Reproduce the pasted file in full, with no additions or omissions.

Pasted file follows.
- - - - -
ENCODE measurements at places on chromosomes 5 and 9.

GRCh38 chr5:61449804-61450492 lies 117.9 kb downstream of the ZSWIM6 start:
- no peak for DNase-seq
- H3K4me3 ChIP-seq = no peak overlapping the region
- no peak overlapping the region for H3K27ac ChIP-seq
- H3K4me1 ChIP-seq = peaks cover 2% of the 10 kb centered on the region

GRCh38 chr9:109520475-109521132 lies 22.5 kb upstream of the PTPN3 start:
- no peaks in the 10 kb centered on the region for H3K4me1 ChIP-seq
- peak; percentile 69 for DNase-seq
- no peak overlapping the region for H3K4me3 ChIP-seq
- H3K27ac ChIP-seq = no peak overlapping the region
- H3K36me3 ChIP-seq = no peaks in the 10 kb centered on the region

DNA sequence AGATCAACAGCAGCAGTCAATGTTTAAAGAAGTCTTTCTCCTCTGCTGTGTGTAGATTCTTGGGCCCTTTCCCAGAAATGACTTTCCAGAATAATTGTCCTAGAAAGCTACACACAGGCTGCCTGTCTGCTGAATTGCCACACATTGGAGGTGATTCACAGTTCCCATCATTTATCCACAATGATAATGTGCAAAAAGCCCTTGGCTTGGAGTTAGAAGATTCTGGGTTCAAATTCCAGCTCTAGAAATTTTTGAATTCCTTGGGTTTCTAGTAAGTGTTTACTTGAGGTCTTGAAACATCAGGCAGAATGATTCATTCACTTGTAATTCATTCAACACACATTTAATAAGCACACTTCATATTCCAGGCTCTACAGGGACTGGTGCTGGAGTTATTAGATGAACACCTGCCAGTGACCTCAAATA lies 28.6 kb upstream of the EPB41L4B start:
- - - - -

ENCODE measurements at places on chromosomes 5 and 9.

GRCh38 chr5:61449804-61450492 lies 117.9 kb downstream of the ZSWIM6 start:
- no peak for DNase-seq
- H3K4me3 ChIP-seq = no peak overlapping the region
- no peak overlapping the region for H3K27ac ChIP-seq
- H3K4me1 ChIP-seq = peaks cover 2% of the 10 kb centered on the region

GRCh38 chr9:109520475-109521132 lies 22.5 kb upstream of the PTPN3 start:
- no peaks in the 10 kb centered on the region for H3K4me1 ChIP-seq
- peak; percentile 69 for DNase-seq
- no peak overlapping the region for H3K4me3 ChIP-seq
- H3K27ac ChIP-seq = no peak overlapping the region
- H3K36me3 ChIP-seq = no peaks in the 10 kb centered on the region

DNA sequence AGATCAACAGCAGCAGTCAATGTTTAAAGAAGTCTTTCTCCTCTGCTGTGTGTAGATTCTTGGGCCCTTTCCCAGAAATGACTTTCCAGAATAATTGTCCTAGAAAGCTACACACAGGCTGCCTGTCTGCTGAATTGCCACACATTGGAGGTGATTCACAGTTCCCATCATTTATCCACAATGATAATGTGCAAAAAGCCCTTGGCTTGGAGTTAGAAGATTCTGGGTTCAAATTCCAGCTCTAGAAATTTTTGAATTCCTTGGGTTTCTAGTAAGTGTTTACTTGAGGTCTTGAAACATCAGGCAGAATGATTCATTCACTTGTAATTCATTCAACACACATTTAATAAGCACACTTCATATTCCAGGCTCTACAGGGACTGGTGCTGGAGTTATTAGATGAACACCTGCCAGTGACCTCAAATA lies 28.6 kb upstream of the EPB41L4B start: